All those issues are secondary to one of Headspun‘s biggest problems. Because of its dual nature as an FMV adventure with management elements labeled on top, neither the keyboard and mouse or gamepad seemed to fit my playstyle. Navigating Cortex and the currency minigames are best on a controller, but navigating menus was a chore with anything but the mouse. I was constantly switching throughout my playthrough, which really gives me pause about playing the game with just one control scheme over the other. Basically, if you have to play Headspun, do it on PC where you have the full options available.
Headspun Review | Suffering from dissociative narrative
A good narrative would be worth mentioning by now, as it can soften the blow of abrasive mechanics and clunky systems. But it’s not good, despite the decent concept of the FMV and Theo’s stoy. Sadly, even with the best of intentions, Headspun doesn’t deliver here either. Rather than tell a full story, Headspun instead has a single twist locked and loaded from the get-go. It is a good twist, but it’s not a surprising one if you’re paying attention. On top of that, there’s just not a lot of conflict, and you don’t have much say in any of the goings-on.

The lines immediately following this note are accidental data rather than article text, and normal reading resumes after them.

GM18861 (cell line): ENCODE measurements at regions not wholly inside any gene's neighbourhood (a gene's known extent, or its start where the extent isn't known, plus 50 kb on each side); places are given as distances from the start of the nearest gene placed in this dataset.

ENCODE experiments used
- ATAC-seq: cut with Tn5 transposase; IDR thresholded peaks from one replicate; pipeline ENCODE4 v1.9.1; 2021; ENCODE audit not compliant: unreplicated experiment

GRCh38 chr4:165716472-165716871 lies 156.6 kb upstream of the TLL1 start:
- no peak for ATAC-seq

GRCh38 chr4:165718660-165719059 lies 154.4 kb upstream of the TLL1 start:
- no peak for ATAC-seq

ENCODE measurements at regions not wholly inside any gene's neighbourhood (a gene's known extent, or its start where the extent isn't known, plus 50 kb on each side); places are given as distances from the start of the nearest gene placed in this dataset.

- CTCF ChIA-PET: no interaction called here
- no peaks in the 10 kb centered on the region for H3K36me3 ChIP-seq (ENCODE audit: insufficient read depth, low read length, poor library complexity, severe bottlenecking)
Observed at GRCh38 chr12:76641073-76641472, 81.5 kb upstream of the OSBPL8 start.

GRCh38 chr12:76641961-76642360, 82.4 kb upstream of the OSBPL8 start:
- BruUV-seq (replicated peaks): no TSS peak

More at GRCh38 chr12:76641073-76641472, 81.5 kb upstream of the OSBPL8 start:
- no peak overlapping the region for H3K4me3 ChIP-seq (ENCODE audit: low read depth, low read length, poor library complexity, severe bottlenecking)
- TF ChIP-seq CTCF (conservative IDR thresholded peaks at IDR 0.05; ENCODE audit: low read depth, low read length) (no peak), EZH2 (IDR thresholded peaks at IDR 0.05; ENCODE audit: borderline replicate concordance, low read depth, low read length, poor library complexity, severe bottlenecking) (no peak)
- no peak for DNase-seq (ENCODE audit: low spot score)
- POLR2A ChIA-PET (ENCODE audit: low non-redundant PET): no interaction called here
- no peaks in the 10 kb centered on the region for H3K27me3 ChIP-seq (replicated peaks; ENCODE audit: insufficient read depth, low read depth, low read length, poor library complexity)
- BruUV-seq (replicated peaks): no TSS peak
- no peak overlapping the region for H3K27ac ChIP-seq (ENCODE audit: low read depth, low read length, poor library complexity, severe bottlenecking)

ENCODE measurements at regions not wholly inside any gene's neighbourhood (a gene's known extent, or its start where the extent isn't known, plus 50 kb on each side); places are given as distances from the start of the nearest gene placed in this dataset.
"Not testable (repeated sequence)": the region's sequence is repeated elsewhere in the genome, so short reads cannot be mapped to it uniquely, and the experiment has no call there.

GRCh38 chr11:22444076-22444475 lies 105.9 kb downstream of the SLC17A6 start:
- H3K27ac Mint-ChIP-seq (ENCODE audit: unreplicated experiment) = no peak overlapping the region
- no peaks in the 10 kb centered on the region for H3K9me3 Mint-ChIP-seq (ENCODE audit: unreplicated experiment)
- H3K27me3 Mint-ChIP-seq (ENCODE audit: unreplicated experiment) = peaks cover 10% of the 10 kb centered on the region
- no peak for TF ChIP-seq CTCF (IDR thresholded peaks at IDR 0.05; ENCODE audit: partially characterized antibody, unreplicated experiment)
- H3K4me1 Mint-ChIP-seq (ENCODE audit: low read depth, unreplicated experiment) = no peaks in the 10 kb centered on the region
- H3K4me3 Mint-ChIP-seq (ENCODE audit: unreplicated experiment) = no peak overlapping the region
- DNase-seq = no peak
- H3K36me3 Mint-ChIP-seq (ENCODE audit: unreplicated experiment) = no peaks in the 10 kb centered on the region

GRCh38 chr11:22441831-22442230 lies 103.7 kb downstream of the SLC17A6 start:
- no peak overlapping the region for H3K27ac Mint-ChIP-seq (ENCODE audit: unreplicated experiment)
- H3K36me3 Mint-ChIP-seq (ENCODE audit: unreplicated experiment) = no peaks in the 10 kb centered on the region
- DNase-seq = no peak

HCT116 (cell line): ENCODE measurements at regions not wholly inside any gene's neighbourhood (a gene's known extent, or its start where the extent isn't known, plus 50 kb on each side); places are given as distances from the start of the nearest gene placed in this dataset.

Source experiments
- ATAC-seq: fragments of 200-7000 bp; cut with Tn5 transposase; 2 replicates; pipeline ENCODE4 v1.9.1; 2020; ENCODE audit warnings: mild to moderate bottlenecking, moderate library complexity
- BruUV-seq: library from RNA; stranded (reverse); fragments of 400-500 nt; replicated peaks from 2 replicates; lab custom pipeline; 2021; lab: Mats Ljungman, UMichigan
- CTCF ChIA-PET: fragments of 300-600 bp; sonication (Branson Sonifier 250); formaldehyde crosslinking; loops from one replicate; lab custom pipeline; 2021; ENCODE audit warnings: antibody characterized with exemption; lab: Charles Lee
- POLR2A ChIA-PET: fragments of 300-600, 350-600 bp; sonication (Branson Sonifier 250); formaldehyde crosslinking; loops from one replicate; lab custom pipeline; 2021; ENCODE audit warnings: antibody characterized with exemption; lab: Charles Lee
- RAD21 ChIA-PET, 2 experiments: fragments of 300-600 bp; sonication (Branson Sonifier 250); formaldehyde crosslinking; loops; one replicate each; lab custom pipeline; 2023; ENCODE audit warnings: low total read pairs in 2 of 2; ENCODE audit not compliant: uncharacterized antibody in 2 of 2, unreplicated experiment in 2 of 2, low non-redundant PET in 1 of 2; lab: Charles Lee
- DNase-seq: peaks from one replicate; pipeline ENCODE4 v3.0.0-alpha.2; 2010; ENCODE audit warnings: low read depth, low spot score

For example, there are several occasions where you get multiple options during an FMV conversation. This is you commanding Theo to speak, so there should be some variance and some fun to be had. Instead, Headspun railroads you through every conversation and you have to pick every choice. Your only action is to choose which order the questions play out it, leaving you to guess the intended flow and risk confusion at the story structure. It’s counter to everything good about the adventure genre, and the story they’re telling doesn’t justify this deviance from the genre.
Headspun Review | Seeing the light
There are hardly any redeeming factors here but the score features some appropriately new wave synth sounds considering the subject matter. While the tunes are great, the audio balancing was way off by default, drowning out the dialogue in FMV scenes. The art is pleasant and appropriate as well, with each character being a slight tweak on what Theo probably looks like out of the third-person. It would just be much better if anyone outside of the main three or four characters in Cortex had anything to do outside of spouting a handful of preset conversations.
Alas, that’s the story of Headspun. For every spark of a neuron, there’s a cluster of dead cells threatening to snuff it out. The entire enterprise feels like a bundle of great ideas that mix together into something that’s less than the sum of its parts. Managing workers in a brain would be interesting if the conversations had depth and the economy worked. An FMV adventure about a hospital-bound amnesiac could certainly work, especially if they expanded on their own twist. The end result gives a lackluster attempt at both its genres, and that’s a shame. Instead of an illuminating revelation of emergent gameplay, all Headspun managed to give me was a headache.
GameRevolution reviewed Headspun on PC via Steam with a code provided by the publisher.